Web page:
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Diego de Nicuesa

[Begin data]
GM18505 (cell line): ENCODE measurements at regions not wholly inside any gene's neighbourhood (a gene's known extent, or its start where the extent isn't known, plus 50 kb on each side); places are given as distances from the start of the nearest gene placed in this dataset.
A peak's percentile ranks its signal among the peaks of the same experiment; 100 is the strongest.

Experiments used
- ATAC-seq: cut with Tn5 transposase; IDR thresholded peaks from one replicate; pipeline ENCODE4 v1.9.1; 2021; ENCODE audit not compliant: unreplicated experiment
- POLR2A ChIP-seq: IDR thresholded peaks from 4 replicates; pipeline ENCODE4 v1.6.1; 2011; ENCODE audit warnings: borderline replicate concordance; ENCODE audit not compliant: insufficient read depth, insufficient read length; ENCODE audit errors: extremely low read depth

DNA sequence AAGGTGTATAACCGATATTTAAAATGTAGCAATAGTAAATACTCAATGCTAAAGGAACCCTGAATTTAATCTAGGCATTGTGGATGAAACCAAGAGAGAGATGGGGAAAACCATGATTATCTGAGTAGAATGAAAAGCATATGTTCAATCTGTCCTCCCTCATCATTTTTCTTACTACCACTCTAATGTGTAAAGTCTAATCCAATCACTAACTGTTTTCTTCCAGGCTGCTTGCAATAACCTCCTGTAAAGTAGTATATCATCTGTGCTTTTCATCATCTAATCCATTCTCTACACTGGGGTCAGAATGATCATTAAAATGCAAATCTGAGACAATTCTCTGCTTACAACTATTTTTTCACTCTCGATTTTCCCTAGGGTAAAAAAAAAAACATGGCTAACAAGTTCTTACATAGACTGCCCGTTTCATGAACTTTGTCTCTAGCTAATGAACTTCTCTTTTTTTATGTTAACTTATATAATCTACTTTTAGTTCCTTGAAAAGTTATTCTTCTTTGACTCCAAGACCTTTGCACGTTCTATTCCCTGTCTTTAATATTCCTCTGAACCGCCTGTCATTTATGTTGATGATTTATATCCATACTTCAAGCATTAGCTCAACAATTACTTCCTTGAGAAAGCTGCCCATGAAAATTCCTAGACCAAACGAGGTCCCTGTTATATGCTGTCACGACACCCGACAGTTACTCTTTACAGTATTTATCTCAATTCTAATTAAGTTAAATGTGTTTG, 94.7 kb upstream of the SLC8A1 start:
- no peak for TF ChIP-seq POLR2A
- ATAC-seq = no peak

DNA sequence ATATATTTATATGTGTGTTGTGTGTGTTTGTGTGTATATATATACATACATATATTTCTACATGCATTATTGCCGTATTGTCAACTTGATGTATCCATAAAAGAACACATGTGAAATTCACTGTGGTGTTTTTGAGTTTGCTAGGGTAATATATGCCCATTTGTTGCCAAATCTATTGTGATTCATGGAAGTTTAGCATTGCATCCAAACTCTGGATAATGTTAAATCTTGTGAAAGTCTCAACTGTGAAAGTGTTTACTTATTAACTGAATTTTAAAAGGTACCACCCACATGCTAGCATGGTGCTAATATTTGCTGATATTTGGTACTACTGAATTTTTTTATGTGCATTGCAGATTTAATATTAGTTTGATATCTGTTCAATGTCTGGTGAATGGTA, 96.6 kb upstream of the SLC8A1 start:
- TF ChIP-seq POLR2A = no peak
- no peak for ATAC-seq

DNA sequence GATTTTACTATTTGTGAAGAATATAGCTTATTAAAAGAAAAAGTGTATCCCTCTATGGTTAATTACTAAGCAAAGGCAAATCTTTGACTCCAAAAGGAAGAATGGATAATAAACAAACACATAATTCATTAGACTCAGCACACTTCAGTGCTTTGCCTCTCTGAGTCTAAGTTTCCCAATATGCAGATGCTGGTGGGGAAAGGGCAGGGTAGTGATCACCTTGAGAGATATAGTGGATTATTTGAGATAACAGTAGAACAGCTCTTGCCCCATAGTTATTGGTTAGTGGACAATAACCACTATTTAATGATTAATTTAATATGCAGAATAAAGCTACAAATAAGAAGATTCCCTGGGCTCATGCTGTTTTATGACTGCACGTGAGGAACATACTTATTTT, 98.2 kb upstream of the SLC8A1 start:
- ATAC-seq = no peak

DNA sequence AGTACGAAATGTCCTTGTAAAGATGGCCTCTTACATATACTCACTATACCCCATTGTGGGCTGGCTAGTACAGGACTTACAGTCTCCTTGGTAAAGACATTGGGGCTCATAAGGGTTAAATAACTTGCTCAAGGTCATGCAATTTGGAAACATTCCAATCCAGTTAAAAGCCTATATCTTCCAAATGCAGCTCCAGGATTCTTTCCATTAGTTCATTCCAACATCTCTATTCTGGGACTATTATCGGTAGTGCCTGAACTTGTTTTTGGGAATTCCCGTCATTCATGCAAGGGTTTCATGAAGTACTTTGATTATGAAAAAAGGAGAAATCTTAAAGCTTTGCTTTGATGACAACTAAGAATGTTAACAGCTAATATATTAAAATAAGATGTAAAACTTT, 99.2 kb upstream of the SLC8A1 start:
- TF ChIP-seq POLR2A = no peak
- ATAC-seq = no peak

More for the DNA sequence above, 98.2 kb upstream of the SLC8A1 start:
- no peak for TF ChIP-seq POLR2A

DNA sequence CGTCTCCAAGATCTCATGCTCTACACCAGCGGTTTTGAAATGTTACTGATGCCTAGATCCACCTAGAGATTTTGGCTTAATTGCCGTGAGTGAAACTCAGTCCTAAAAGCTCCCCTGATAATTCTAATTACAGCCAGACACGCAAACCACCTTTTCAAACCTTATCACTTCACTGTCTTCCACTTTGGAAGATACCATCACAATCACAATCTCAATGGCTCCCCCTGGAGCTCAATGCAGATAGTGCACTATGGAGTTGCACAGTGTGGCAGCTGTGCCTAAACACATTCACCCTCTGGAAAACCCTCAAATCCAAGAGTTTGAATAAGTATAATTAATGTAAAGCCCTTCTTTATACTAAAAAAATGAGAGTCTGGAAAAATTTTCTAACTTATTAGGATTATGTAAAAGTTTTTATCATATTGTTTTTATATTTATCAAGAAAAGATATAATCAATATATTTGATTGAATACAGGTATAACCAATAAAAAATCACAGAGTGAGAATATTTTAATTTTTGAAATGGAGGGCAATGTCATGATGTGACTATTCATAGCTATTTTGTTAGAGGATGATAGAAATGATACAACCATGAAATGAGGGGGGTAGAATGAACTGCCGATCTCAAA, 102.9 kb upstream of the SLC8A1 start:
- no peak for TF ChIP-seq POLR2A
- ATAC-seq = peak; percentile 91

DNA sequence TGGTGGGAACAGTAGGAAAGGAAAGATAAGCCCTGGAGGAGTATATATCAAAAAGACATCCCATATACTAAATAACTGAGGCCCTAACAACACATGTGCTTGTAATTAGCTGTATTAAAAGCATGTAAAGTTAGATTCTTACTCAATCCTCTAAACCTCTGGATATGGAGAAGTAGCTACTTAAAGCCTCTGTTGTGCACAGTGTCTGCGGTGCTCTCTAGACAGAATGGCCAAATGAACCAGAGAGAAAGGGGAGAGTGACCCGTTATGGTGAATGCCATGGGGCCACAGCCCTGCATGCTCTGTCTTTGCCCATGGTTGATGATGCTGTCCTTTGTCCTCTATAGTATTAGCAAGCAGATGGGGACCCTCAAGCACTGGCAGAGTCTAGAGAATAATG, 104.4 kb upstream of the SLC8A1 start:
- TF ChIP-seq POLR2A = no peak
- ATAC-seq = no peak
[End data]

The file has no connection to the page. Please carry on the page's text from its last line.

NICUESA, Diego de (he-kway'-sah), Spanish adventurer, born in Seville in 1464; died at sea in 1511. He was a companion of Americo Vespucci and of Alonso de Ojeda in his voyage in ]501, and returned afterward to Spain to solicit a grant of new countries that he intended to discover. Ojeda went to court with a similar request, and was given the countries from Cape Vela to the middle of the Gulf of Darien, while Nicuesa obtained the countries from Darien to Cape Gracias a Dios with the name of Castilla de Oro. Both expeditions left San Lucar in 1509 to recruit more adventurers in Hispaniola, where they had serious difficulty regarding the possession of Jamaica, and Ojeda left first for the continent. Nicuesa, who possessed more ample means, left a few days later with a powerful expedition, and touching the coast near the present site of Cartha-Lena, found Ojeda besieged by a numerous army of Indians. After assisting his rival to defeat these he sailed again in the direction of Veragua. A storm separated the convoy, and Nicuesa with his vessel was wrecked on an unknown coast, where he suffered great hardships. Messengers that he sent along the coast met his lieutenant, Lope Olano, who had landed with three vessels farther south, but, seeing a good opportunity to usurp the command, the latter pretended to disbelieve what they said and continued his explorations. Nicuesa was now forced to march along the coast, continually harassed by the natives, till finally he met Olano near Porto Bello. The latter's vessels had been wrecked, and he had lost several hundred men in warfare with the Indians. Nicuesa pardoned his lieutenant and they continued their march, but soon provisions began to fail, and finally, worn out with fatigue, they arrived at a port that had been called by Columbus Bastimentos, where Nicuesa, disheartened, said, "Let us stop, in the name of God." There they founded a small settlement which, accordingly, they called Nombre de Dios. Meanwhile, in the middle of 1510, a second expedition, fitted out on Nicuesa's account in Spain under Rodrigo de Colmenares, arrived in Ojeda's new settlement, Santa Maria de la Antigua, and, finding that after the latter's departure for Spain there had been differences between his partner Enciso and Balboa (q. v.), Colmenares was persuaded by some of the colonists to go in search of Nicuesa and bring him to the new colony. In this manner the latter was finally relieved, mid arrived on 15 November, 1510, in Antigua" but Balboa, who had arrested Enciso, suspecting the intentions of Nicuesa, imprisoned him on a charge of having sacrificed many lives, and finally obliged him to set sail for Spain in a small vessel with a crew of only seventeen men. He sailed on 1 March, 1511, and was never heard of again.

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